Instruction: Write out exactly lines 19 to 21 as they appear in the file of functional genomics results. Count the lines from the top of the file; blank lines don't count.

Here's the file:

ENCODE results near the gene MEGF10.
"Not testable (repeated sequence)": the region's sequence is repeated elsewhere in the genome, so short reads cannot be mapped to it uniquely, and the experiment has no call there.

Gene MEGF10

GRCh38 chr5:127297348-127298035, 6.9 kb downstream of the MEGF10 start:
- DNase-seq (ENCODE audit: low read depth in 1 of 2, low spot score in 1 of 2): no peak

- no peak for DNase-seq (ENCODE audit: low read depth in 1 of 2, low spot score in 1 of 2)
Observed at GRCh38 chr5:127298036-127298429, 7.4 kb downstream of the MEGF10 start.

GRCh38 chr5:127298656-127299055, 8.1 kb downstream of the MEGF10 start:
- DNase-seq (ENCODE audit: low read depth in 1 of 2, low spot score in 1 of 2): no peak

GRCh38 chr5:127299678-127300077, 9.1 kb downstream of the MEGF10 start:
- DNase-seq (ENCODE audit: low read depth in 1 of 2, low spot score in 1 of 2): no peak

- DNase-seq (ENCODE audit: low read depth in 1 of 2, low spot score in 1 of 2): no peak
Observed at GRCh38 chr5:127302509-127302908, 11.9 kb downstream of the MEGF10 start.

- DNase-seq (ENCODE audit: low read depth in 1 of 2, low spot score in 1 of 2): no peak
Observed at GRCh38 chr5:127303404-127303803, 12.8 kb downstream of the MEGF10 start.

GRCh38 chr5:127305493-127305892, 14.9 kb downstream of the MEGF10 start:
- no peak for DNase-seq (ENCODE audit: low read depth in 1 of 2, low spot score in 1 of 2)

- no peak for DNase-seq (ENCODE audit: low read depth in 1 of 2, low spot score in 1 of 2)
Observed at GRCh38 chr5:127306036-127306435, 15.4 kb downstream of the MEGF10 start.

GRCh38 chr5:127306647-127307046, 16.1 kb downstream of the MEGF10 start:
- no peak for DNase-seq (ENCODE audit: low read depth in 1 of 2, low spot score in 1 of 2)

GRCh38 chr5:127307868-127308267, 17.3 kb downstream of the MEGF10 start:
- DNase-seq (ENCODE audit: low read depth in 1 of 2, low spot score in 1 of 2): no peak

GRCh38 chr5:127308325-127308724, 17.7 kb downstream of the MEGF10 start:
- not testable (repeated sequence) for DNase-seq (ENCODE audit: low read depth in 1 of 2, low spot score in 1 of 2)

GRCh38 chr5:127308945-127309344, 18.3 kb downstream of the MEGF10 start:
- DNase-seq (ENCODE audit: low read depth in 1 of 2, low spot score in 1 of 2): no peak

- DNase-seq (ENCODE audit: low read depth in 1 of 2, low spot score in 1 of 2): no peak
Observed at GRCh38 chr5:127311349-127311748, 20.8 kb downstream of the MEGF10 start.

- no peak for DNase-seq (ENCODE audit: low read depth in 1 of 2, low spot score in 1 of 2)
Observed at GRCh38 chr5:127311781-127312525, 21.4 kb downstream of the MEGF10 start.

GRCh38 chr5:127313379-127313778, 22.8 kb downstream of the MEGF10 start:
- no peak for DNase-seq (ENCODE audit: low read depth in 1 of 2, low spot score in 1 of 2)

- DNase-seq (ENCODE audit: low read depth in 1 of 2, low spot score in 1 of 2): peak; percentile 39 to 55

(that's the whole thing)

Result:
Observed at GRCh38 chr5:127306036-127306435, 15.4 kb downstream of the MEGF10 start.

GRCh38 chr5:127306647-127307046, 16.1 kb downstream of the MEGF10 start:
- no peak for DNase-seq (ENCODE audit: low read depth in 1 of 2, low spot score in 1 of 2)